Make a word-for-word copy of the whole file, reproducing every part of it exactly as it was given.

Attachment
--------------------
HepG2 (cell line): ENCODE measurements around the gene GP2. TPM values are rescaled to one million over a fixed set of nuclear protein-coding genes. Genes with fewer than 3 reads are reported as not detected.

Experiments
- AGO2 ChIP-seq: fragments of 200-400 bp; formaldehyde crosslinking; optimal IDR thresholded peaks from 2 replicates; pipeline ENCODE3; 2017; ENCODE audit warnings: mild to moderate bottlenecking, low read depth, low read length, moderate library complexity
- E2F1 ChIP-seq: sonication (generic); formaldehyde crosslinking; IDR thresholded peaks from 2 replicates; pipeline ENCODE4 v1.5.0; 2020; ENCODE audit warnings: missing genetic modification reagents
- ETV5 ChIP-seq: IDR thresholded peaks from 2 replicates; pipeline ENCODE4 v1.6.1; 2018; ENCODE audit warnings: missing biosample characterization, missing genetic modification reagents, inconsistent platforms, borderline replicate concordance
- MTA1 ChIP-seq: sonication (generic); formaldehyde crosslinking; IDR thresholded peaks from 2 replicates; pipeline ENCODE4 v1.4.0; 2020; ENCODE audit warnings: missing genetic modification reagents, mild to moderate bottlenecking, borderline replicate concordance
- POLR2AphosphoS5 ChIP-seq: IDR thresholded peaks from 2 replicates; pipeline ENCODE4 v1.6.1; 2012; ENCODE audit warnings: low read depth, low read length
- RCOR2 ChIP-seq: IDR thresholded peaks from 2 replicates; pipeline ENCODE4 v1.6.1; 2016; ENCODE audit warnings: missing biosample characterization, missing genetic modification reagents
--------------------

HepG2 (cell line): ENCODE measurements around the gene GP2. TPM values are rescaled to one million over a fixed set of nuclear protein-coding genes. Genes with fewer than 3 reads are reported as not detected.

Experiments
- AGO2 ChIP-seq: fragments of 200-400 bp; formaldehyde crosslinking; optimal IDR thresholded peaks from 2 replicates; pipeline ENCODE3; 2017; ENCODE audit warnings: mild to moderate bottlenecking, low read depth, low read length, moderate library complexity
- E2F1 ChIP-seq: sonication (generic); formaldehyde crosslinking; IDR thresholded peaks from 2 replicates; pipeline ENCODE4 v1.5.0; 2020; ENCODE audit warnings: missing genetic modification reagents
- ETV5 ChIP-seq: IDR thresholded peaks from 2 replicates; pipeline ENCODE4 v1.6.1; 2018; ENCODE audit warnings: missing biosample characterization, missing genetic modification reagents, inconsistent platforms, borderline replicate concordance
- MTA1 ChIP-seq: sonication (generic); formaldehyde crosslinking; IDR thresholded peaks from 2 replicates; pipeline ENCODE4 v1.4.0; 2020; ENCODE audit warnings: missing genetic modification reagents, mild to moderate bottlenecking, borderline replicate concordance
- POLR2AphosphoS5 ChIP-seq: IDR thresholded peaks from 2 replicates; pipeline ENCODE4 v1.6.1; 2012; ENCODE audit warnings: low read depth, low read length
- RCOR2 ChIP-seq: IDR thresholded peaks from 2 replicates; pipeline ENCODE4 v1.6.1; 2016; ENCODE audit warnings: missing biosample characterization, missing genetic modification reagents